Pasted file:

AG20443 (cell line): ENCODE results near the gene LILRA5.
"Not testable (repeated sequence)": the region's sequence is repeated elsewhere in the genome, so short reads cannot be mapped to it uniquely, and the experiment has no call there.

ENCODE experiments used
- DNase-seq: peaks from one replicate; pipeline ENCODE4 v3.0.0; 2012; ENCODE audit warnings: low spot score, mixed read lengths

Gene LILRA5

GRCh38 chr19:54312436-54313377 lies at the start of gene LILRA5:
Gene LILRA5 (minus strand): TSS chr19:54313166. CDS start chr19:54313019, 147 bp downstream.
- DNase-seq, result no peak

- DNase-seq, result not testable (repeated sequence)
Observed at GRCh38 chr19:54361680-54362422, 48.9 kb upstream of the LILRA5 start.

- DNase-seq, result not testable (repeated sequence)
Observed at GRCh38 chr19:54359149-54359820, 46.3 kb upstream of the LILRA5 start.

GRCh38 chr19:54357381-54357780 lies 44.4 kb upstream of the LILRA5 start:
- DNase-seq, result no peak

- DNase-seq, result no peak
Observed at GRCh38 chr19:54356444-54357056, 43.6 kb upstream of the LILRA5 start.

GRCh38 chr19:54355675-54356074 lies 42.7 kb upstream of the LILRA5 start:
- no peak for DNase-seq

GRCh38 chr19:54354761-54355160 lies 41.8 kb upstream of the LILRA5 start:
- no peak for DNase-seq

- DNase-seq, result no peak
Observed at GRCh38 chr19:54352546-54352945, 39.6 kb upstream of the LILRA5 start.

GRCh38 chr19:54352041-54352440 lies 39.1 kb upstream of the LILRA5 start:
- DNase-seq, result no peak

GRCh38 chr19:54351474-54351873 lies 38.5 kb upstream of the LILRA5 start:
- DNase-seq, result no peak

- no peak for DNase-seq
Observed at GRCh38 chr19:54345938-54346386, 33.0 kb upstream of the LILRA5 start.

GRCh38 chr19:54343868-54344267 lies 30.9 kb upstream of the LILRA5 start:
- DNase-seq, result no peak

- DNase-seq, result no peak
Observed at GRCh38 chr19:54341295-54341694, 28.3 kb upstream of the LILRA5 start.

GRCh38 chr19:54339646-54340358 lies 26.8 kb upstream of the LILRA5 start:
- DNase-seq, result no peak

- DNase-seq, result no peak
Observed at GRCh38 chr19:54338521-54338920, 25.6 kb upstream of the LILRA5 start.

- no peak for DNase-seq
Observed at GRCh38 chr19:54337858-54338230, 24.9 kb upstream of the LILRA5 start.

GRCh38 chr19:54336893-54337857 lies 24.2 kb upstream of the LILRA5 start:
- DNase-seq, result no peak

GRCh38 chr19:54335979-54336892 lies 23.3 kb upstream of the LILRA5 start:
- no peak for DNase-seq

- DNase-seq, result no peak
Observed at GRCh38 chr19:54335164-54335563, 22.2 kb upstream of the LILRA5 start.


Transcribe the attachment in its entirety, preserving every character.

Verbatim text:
AG20443 (cell line): ENCODE results near the gene LILRA5.
"Not testable (repeated sequence)": the region's sequence is repeated elsewhere in the genome, so short reads cannot be mapped to it uniquely, and the experiment has no call there.

ENCODE experiments used
- DNase-seq: peaks from one replicate; pipeline ENCODE4 v3.0.0; 2012; ENCODE audit warnings: low spot score, mixed read lengths

Gene LILRA5

GRCh38 chr19:54312436-54313377 lies at the start of gene LILRA5:
Gene LILRA5 (minus strand): TSS chr19:54313166. CDS start chr19:54313019, 147 bp downstream.
- DNase-seq, result no peak

- DNase-seq, result not testable (repeated sequence)
Observed at GRCh38 chr19:54361680-54362422, 48.9 kb upstream of the LILRA5 start.

- DNase-seq, result not testable (repeated sequence)
Observed at GRCh38 chr19:54359149-54359820, 46.3 kb upstream of the LILRA5 start.

GRCh38 chr19:54357381-54357780 lies 44.4 kb upstream of the LILRA5 start:
- DNase-seq, result no peak

- DNase-seq, result no peak
Observed at GRCh38 chr19:54356444-54357056, 43.6 kb upstream of the LILRA5 start.

GRCh38 chr19:54355675-54356074 lies 42.7 kb upstream of the LILRA5 start:
- no peak for DNase-seq

GRCh38 chr19:54354761-54355160 lies 41.8 kb upstream of the LILRA5 start:
- no peak for DNase-seq

- DNase-seq, result no peak
Observed at GRCh38 chr19:54352546-54352945, 39.6 kb upstream of the LILRA5 start.

GRCh38 chr19:54352041-54352440 lies 39.1 kb upstream of the LILRA5 start:
- DNase-seq, result no peak

GRCh38 chr19:54351474-54351873 lies 38.5 kb upstream of the LILRA5 start:
- DNase-seq, result no peak

- no peak for DNase-seq
Observed at GRCh38 chr19:54345938-54346386, 33.0 kb upstream of the LILRA5 start.

GRCh38 chr19:54343868-54344267 lies 30.9 kb upstream of the LILRA5 start:
- DNase-seq, result no peak

- DNase-seq, result no peak
Observed at GRCh38 chr19:54341295-54341694, 28.3 kb upstream of the LILRA5 start.

GRCh38 chr19:54339646-54340358 lies 26.8 kb upstream of the LILRA5 start:
- DNase-seq, result no peak

- DNase-seq, result no peak
Observed at GRCh38 chr19:54338521-54338920, 25.6 kb upstream of the LILRA5 start.

- no peak for DNase-seq
Observed at GRCh38 chr19:54337858-54338230, 24.9 kb upstream of the LILRA5 start.

GRCh38 chr19:54336893-54337857 lies 24.2 kb upstream of the LILRA5 start:
- DNase-seq, result no peak

GRCh38 chr19:54335979-54336892 lies 23.3 kb upstream of the LILRA5 start:
- no peak for DNase-seq

- DNase-seq, result no peak
Observed at GRCh38 chr19:54335164-54335563, 22.2 kb upstream of the LILRA5 start.